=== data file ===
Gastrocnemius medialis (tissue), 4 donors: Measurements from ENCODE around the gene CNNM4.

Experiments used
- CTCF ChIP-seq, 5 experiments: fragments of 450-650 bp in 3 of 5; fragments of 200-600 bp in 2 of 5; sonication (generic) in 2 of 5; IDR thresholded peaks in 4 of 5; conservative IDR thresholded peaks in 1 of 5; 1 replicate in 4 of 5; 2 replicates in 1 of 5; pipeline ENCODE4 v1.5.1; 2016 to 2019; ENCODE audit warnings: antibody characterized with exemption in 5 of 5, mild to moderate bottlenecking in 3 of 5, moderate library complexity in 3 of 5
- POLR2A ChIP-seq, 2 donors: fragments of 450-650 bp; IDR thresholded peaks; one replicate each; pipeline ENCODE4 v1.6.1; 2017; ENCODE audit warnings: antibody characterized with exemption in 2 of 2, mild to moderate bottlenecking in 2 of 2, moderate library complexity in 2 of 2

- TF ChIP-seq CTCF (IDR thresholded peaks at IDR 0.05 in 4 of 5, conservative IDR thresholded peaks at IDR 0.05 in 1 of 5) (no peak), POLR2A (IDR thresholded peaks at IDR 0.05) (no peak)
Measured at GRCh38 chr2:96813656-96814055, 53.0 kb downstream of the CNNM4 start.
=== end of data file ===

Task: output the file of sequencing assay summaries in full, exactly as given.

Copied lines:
Gastrocnemius medialis (tissue), 4 donors: Measurements from ENCODE around the gene CNNM4.

Experiments used
- CTCF ChIP-seq, 5 experiments: fragments of 450-650 bp in 3 of 5; fragments of 200-600 bp in 2 of 5; sonication (generic) in 2 of 5; IDR thresholded peaks in 4 of 5; conservative IDR thresholded peaks in 1 of 5; 1 replicate in 4 of 5; 2 replicates in 1 of 5; pipeline ENCODE4 v1.5.1; 2016 to 2019; ENCODE audit warnings: antibody characterized with exemption in 5 of 5, mild to moderate bottlenecking in 3 of 5, moderate library complexity in 3 of 5
- POLR2A ChIP-seq, 2 donors: fragments of 450-650 bp; IDR thresholded peaks; one replicate each; pipeline ENCODE4 v1.6.1; 2017; ENCODE audit warnings: antibody characterized with exemption in 2 of 2, mild to moderate bottlenecking in 2 of 2, moderate library complexity in 2 of 2

- TF ChIP-seq CTCF (IDR thresholded peaks at IDR 0.05 in 4 of 5, conservative IDR thresholded peaks at IDR 0.05 in 1 of 5) (no peak), POLR2A (IDR thresholded peaks at IDR 0.05) (no peak)
Measured at GRCh38 chr2:96813656-96814055, 53.0 kb downstream of the CNNM4 start.